The Beatles Get Worst to First Treatment

Note first, Bill Wyman wrote this.

He’s a rock critic, not the Rolling Stones bassist. But does that matter?

I immediately check out the end and find Good Morning in last place. Geez. I like that tune, not in a rock sense, but in a music and attitude sense, it’s pretty powerful. So, I disagree.

And then it gets worse and better and worse, and there’s not reason to think about the ranking. This is an internet click bait thing, Wyman is a pretty decent critic, and does a good job of navigating through the ranks.

Which are totally wrong. Discuss.

http://www.vulture.com/2017/06/all-213-beatles-songs-ranked-from-worst-to-best.html

7 thoughts on “The Beatles Get Worst to First Treatment

  1. He has got to be kidding. Not A Second Time and I’ll Be Back are two of the BEST Beatles songs. I had to stop once I saw that, maybe I’ll give it another go next time I want to shake my head in despair.

  2. I looked this over fairly thoroughly and could write a whole bunch of stuff, but I’ll save you and give you a stupid analogy instead:

    Wednesday was my youngest daughter’s 8th grade graduation/moving on to high school ceremony. One of the speakers was a current high school student. She gave this long-winded, rambling speech (my girlfriend whispered, “then I had my period. . .”) that she surely put lots of time and effort into and all her teachers thought was wonderful. But it wasn’t good.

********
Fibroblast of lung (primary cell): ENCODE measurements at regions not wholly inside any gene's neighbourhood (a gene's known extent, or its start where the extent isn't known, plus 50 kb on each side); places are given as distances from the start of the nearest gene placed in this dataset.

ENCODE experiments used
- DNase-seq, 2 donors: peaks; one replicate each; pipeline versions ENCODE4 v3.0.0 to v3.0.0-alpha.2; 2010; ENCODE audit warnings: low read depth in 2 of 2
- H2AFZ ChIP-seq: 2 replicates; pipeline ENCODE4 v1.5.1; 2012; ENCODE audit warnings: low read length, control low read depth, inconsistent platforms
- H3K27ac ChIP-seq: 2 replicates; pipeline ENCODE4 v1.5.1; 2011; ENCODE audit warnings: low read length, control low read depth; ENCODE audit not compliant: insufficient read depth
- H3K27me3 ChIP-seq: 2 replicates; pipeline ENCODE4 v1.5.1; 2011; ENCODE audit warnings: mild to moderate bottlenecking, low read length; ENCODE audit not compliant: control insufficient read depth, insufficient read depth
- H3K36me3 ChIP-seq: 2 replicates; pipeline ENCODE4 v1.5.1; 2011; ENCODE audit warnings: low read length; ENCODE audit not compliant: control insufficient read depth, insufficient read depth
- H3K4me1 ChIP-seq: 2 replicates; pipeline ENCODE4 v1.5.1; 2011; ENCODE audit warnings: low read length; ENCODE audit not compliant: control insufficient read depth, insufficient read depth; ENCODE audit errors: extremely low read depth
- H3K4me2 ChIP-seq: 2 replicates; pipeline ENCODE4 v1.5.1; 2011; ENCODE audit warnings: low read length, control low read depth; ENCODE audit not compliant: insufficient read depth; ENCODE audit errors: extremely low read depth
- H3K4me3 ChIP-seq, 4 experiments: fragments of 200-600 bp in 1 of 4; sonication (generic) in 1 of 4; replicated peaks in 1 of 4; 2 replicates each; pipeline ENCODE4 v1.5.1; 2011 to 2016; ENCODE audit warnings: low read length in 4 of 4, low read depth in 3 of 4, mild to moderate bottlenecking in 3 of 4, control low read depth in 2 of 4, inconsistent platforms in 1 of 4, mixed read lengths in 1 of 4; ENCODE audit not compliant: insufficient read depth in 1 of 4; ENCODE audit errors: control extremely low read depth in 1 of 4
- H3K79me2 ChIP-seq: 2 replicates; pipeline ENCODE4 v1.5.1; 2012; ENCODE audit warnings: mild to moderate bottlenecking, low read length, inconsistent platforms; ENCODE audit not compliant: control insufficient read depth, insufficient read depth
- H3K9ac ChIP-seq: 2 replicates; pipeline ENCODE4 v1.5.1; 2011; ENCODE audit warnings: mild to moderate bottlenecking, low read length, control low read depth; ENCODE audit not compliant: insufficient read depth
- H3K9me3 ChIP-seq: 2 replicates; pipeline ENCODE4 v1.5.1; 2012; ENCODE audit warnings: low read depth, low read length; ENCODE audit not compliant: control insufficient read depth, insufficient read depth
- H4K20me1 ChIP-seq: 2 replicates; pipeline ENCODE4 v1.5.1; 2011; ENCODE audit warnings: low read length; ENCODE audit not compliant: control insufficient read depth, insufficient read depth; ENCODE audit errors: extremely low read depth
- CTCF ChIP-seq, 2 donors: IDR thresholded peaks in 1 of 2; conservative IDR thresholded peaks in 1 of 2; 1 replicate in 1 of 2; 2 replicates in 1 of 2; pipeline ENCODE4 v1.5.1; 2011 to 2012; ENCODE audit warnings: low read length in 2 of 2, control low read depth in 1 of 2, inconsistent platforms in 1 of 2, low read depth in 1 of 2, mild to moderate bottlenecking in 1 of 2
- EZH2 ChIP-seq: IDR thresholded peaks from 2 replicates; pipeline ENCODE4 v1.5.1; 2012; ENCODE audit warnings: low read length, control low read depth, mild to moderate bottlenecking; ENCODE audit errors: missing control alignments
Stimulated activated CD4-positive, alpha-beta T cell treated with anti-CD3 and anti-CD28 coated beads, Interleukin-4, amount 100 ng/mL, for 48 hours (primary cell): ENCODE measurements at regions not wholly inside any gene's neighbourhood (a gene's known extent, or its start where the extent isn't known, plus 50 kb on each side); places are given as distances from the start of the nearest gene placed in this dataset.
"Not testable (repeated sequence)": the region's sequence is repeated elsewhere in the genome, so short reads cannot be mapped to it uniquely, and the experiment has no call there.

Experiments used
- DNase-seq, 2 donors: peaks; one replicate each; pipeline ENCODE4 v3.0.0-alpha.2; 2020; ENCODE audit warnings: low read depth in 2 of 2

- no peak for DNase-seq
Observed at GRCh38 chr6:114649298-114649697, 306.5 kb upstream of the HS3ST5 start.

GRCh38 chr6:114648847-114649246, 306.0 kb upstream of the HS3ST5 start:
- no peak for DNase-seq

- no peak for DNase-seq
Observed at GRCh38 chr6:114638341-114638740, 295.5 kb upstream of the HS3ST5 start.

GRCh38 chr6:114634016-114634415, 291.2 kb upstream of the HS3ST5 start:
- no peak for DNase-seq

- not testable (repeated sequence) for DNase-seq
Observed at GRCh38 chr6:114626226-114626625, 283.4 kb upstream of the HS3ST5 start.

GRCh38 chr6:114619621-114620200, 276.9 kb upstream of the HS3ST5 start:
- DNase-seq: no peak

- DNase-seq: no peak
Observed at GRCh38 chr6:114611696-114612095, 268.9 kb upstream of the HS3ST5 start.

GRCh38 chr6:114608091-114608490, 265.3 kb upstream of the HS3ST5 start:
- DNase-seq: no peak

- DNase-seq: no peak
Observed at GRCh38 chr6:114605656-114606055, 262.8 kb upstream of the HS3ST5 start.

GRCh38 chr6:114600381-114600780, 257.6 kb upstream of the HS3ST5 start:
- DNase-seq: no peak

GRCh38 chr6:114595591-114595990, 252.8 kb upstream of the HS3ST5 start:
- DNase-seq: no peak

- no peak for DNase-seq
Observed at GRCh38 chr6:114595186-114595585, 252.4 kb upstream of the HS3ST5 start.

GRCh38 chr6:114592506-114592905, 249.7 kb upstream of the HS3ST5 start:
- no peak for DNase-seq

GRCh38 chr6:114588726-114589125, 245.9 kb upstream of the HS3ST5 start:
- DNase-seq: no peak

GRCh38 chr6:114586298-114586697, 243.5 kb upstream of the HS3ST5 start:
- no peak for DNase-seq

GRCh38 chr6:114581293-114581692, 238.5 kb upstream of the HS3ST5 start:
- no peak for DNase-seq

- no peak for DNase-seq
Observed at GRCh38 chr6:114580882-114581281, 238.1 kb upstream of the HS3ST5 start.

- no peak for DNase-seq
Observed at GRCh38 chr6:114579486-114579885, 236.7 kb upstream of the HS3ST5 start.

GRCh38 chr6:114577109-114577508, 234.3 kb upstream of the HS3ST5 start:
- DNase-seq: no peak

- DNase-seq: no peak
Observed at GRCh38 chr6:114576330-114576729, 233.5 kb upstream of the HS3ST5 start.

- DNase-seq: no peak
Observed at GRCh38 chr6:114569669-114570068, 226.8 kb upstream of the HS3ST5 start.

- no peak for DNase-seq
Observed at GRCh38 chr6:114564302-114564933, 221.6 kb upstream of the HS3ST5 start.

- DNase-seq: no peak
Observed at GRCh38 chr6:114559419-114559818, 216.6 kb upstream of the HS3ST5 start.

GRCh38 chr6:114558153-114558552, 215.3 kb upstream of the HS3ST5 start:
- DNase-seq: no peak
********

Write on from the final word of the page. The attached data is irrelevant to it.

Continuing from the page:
3. I was going to huff and puff reading this, then I took a step back and was amazed that “Flying” made it inside the top 100. So I guess I got that going for me.

  4. I used to write this sort of stuff in the pre-Internet era, and instead of click-bait it was newsstand bait. No issue there. I was a little nonplussed that the author apparently didn’t keep track of his own opin ions on Rubber SoulThe author calls #174, “What Goes On,” “One of the least interesting songs on the otherwise sparkling Rubber Soul.” Remarkably, then, the song at the hardly-sparkling depths of #172, is “Think For Yourself,” from … Rubber Soul. This sparkling/non-sparkling inconsistency is repeated in the blurbs on lower-half Rubber Soul songs at #137 (“The Word” is “a less interesting, blaring track,” #118 (“Wait,” which he calls “an uninteresting song (whose) intro is one of their drabbest.”

  5. The Beatles figured they needed a whole lot of uninteresting to properly set all the sparkle. Like, I guess, “Michelle,” which I rank about #202.

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